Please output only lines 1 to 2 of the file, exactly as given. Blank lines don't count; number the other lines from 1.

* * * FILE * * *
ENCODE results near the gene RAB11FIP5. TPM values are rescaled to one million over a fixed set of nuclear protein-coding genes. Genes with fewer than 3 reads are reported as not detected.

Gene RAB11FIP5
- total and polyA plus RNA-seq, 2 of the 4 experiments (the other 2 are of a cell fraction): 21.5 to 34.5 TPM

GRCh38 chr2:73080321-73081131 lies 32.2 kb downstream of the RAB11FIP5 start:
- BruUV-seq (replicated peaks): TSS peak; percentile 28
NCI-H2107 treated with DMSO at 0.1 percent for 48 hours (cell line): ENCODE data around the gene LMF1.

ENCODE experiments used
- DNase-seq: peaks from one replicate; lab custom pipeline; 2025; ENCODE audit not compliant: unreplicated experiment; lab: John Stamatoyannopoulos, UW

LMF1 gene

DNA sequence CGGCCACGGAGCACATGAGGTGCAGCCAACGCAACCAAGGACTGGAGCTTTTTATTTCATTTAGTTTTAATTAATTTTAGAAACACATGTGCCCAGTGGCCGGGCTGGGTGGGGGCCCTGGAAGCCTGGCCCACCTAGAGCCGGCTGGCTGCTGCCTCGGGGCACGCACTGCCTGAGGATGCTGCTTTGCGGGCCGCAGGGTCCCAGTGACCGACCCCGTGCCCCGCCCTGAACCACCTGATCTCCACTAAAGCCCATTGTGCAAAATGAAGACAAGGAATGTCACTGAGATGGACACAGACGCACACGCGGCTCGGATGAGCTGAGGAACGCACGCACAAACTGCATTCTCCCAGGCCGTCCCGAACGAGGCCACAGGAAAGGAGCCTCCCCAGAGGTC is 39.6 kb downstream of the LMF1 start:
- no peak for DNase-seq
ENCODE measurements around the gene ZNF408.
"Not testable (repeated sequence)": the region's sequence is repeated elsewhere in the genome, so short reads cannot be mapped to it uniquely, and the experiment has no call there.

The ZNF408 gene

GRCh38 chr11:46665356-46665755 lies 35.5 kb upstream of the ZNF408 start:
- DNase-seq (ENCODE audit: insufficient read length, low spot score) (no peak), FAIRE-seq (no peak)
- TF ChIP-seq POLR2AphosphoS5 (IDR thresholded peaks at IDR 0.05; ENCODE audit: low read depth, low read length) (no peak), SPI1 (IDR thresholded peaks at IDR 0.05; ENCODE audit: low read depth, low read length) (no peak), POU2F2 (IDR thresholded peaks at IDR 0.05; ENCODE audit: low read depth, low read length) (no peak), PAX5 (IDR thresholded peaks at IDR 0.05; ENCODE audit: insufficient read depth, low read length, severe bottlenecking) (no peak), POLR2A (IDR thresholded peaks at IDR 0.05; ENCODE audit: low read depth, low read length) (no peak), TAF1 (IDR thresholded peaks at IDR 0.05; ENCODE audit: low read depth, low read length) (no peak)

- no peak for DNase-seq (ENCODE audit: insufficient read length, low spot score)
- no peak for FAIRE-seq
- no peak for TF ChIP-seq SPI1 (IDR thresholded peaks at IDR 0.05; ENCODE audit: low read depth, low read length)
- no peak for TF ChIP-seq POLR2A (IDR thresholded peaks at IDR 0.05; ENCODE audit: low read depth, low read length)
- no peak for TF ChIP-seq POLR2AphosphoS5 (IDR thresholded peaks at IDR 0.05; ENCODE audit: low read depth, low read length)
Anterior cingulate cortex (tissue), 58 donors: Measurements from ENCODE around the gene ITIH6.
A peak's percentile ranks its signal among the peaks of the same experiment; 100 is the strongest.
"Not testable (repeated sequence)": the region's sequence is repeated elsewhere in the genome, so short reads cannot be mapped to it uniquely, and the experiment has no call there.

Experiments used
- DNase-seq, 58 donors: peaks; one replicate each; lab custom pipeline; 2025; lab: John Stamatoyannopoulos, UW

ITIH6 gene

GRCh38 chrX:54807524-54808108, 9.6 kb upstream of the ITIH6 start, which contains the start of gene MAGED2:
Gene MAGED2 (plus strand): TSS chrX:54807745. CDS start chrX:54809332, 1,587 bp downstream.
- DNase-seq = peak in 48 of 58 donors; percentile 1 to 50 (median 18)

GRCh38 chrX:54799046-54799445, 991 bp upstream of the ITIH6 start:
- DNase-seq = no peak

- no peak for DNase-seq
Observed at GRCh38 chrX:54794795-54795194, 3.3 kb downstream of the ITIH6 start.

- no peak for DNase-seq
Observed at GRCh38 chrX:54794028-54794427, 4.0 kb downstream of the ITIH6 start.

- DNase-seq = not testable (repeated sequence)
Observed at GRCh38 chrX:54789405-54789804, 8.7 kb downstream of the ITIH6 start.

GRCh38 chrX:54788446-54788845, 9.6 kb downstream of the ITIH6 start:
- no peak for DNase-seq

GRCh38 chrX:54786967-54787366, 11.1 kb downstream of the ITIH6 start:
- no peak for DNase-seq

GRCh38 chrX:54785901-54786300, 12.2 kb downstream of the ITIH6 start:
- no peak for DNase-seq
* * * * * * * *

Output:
ENCODE results near the gene RAB11FIP5. TPM values are rescaled to one million over a fixed set of nuclear protein-coding genes. Genes with fewer than 3 reads are reported as not detected.

Gene RAB11FIP5